It’s only books ’n’ shelves but I like it
SHHH! Keith Richards, the grizzled veteran of rock’n’roll excess, has confessed to a secret longing: to be a librarian. After decades spent partying in a haze of alcohol and drugs, Richards will tell in his forthcoming autobiography that he has been quietly nurturing his inner bookworm.
He has even considered “professional training” to manage thousands of books at his homes in Sussex and Connecticut, according to publishing sources familiar with the outline of Richards’s autobiography, which is due out this autumn. He has received a reported advance of $7.3m (£4.8m) for it.
The guitarist started to arrange the volumes, including rare histories of early American rock music and the second world war, by the librarian’s standard Dewey Decimal classification system but gave up on that as “too much hassle.” He has opted instead for keeping favoured volumes close to hand and the rest languishing on dusty shelves.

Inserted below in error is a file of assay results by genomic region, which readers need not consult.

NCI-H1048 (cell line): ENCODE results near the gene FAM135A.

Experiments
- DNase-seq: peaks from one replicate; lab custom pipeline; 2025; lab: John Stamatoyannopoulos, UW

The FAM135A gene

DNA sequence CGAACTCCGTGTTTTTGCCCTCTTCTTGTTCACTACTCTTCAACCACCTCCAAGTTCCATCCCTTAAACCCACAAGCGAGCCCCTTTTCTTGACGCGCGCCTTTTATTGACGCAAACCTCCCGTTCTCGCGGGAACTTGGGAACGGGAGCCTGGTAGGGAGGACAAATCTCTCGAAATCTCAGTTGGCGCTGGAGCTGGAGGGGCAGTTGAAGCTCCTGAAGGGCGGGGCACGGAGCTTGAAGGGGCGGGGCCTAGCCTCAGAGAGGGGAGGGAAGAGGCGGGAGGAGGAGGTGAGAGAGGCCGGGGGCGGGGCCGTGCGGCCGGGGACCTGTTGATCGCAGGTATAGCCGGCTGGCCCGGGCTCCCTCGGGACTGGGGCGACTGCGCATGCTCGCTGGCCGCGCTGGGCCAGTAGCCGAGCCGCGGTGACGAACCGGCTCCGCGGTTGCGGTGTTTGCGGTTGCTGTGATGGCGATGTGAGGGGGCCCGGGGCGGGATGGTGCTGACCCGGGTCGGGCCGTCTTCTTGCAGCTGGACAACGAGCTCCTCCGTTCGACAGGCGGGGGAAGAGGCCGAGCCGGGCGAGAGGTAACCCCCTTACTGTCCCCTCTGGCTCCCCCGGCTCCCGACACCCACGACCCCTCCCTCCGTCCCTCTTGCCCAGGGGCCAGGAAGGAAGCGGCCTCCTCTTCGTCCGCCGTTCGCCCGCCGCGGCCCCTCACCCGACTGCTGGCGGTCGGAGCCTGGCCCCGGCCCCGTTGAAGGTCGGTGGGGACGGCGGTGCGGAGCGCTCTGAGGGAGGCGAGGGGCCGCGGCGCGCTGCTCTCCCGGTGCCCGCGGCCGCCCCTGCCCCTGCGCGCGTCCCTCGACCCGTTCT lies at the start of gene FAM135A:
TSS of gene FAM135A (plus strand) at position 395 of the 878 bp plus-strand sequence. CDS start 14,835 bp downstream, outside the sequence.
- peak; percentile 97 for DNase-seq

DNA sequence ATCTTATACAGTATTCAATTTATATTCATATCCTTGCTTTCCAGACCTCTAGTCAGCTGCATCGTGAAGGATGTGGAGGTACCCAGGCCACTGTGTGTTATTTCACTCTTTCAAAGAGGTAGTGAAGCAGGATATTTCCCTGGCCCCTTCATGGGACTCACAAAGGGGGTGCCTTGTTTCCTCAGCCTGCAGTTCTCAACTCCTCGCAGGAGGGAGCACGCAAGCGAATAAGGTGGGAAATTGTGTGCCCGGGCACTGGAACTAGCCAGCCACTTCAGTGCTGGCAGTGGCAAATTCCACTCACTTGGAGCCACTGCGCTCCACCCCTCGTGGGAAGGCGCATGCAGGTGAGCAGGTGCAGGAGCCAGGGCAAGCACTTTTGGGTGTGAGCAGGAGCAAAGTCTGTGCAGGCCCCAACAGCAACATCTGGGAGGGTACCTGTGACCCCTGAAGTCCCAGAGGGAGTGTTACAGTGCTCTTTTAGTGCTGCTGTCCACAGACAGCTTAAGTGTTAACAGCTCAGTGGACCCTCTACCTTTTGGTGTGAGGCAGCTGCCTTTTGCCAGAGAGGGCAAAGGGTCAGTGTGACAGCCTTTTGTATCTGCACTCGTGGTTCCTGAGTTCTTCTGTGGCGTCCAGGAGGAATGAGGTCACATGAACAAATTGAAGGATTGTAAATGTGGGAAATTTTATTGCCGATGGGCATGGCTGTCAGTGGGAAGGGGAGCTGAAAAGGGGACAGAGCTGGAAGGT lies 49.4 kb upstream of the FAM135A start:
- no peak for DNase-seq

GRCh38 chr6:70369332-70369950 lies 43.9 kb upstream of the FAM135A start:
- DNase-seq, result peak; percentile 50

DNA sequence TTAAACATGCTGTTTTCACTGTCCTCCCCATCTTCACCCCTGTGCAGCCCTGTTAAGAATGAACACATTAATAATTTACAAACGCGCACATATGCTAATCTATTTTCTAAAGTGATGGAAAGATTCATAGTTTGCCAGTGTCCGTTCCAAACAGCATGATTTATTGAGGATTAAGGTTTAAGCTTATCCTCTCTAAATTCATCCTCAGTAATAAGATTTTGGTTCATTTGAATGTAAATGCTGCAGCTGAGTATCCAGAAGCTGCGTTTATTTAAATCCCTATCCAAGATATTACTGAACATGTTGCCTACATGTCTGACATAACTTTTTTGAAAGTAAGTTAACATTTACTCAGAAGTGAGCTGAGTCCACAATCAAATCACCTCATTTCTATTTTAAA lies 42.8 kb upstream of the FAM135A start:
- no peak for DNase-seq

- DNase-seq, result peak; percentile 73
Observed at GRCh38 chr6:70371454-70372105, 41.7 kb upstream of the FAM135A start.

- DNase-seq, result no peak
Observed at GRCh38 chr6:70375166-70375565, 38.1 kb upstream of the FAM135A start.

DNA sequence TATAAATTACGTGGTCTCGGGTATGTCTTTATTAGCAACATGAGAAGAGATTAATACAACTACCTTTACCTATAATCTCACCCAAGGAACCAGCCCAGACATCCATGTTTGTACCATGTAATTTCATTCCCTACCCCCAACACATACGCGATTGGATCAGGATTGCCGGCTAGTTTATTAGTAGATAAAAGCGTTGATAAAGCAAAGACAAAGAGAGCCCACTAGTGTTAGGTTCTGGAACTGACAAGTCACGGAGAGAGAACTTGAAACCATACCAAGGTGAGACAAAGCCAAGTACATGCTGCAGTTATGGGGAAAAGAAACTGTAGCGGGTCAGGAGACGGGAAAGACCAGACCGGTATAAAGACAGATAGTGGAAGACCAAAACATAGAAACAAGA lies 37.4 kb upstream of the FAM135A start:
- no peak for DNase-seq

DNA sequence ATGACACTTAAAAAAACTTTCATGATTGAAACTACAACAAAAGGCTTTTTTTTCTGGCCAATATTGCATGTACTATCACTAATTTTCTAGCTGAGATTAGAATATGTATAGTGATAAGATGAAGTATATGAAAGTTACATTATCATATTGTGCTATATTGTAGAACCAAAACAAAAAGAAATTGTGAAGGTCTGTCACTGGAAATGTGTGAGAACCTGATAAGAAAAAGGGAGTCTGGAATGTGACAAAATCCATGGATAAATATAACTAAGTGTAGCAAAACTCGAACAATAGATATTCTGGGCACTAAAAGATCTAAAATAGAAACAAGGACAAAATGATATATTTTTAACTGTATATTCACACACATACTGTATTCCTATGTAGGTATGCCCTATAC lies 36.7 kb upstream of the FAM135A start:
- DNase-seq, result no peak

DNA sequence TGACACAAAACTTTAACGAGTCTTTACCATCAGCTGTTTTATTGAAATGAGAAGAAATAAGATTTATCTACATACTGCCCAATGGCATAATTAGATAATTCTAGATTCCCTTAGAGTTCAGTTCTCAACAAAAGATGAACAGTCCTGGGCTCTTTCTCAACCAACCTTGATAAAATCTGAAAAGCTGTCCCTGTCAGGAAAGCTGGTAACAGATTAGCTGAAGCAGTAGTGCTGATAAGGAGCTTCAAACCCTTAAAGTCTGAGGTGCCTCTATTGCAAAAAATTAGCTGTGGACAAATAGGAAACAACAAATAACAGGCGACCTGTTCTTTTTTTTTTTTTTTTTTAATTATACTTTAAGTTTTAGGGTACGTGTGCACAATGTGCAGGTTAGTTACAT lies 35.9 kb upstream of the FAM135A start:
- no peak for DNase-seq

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In his autobiography, Life, due to be published in October, Richards will reveal how, as a child growing up in the post-war-austerity of 1950s London, he found refuge in books before he discovered the blues.
He has declared: “When you are growing up there are two institutional places that affect you most powerfully: the church, which belongs to God, and the public library, which belongs to you. The public library is a great equaliser.”
I didn't think it was possible to revere Keith Richards any more than I already did. I was wrong!
And now I learn that Keith will be appearing at the New York Public Library, speaking in the Celeste Bartos auditorium on Fifth Avenue, as part of the promotion for his memoir Life. Remind me why I left New York again? While you think of an answer, I'll check my October calendar.